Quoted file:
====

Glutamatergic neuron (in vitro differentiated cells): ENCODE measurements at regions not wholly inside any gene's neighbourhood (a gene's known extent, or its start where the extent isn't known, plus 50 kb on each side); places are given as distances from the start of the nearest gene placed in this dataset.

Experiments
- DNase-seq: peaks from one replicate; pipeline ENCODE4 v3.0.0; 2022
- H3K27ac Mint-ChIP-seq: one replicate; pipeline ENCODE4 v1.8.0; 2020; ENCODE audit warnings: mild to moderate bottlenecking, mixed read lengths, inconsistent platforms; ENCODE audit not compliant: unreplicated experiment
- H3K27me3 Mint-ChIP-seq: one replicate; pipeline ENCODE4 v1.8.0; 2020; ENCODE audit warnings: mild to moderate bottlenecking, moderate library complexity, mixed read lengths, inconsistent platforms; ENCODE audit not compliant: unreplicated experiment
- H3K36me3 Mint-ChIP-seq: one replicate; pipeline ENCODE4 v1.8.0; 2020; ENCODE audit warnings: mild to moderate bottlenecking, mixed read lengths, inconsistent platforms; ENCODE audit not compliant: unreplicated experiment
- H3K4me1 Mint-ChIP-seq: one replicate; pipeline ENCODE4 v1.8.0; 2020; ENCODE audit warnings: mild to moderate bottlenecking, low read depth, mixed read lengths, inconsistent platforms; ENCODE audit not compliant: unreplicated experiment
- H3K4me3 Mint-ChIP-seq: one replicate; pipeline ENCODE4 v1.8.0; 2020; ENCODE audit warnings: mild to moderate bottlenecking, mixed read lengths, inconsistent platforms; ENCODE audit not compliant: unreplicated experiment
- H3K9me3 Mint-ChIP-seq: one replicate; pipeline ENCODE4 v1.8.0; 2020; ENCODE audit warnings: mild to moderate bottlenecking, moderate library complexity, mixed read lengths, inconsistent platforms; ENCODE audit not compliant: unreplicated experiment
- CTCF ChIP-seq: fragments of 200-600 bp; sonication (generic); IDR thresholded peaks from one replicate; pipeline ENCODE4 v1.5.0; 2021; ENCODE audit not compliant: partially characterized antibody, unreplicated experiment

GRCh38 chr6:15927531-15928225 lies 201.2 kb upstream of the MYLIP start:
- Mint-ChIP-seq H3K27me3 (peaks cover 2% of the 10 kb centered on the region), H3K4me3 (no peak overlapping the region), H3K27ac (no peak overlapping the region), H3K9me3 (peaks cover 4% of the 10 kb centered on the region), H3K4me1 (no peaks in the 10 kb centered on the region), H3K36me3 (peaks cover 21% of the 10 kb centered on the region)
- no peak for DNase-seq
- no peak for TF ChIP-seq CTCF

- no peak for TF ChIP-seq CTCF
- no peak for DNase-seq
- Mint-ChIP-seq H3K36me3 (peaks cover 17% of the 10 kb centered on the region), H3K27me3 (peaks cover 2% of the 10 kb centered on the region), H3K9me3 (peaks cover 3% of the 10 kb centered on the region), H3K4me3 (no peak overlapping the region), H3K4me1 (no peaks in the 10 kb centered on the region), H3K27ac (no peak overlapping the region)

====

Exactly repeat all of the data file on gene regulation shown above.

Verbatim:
Glutamatergic neuron (in vitro differentiated cells): ENCODE measurements at regions not wholly inside any gene's neighbourhood (a gene's known extent, or its start where the extent isn't known, plus 50 kb on each side); places are given as distances from the start of the nearest gene placed in this dataset.

Experiments
- DNase-seq: peaks from one replicate; pipeline ENCODE4 v3.0.0; 2022
- H3K27ac Mint-ChIP-seq: one replicate; pipeline ENCODE4 v1.8.0; 2020; ENCODE audit warnings: mild to moderate bottlenecking, mixed read lengths, inconsistent platforms; ENCODE audit not compliant: unreplicated experiment
- H3K27me3 Mint-ChIP-seq: one replicate; pipeline ENCODE4 v1.8.0; 2020; ENCODE audit warnings: mild to moderate bottlenecking, moderate library complexity, mixed read lengths, inconsistent platforms; ENCODE audit not compliant: unreplicated experiment
- H3K36me3 Mint-ChIP-seq: one replicate; pipeline ENCODE4 v1.8.0; 2020; ENCODE audit warnings: mild to moderate bottlenecking, mixed read lengths, inconsistent platforms; ENCODE audit not compliant: unreplicated experiment
- H3K4me1 Mint-ChIP-seq: one replicate; pipeline ENCODE4 v1.8.0; 2020; ENCODE audit warnings: mild to moderate bottlenecking, low read depth, mixed read lengths, inconsistent platforms; ENCODE audit not compliant: unreplicated experiment
- H3K4me3 Mint-ChIP-seq: one replicate; pipeline ENCODE4 v1.8.0; 2020; ENCODE audit warnings: mild to moderate bottlenecking, mixed read lengths, inconsistent platforms; ENCODE audit not compliant: unreplicated experiment
- H3K9me3 Mint-ChIP-seq: one replicate; pipeline ENCODE4 v1.8.0; 2020; ENCODE audit warnings: mild to moderate bottlenecking, moderate library complexity, mixed read lengths, inconsistent platforms; ENCODE audit not compliant: unreplicated experiment
- CTCF ChIP-seq: fragments of 200-600 bp; sonication (generic); IDR thresholded peaks from one replicate; pipeline ENCODE4 v1.5.0; 2021; ENCODE audit not compliant: partially characterized antibody, unreplicated experiment

GRCh38 chr6:15927531-15928225 lies 201.2 kb upstream of the MYLIP start:
- Mint-ChIP-seq H3K27me3 (peaks cover 2% of the 10 kb centered on the region), H3K4me3 (no peak overlapping the region), H3K27ac (no peak overlapping the region), H3K9me3 (peaks cover 4% of the 10 kb centered on the region), H3K4me1 (no peaks in the 10 kb centered on the region), H3K36me3 (peaks cover 21% of the 10 kb centered on the region)
- no peak for DNase-seq
- no peak for TF ChIP-seq CTCF

- no peak for TF ChIP-seq CTCF
- no peak for DNase-seq
- Mint-ChIP-seq H3K36me3 (peaks cover 17% of the 10 kb centered on the region), H3K27me3 (peaks cover 2% of the 10 kb centered on the region), H3K9me3 (peaks cover 3% of the 10 kb centered on the region), H3K4me3 (no peak overlapping the region), H3K4me1 (no peaks in the 10 kb centered on the region), H3K27ac (no peak overlapping the region)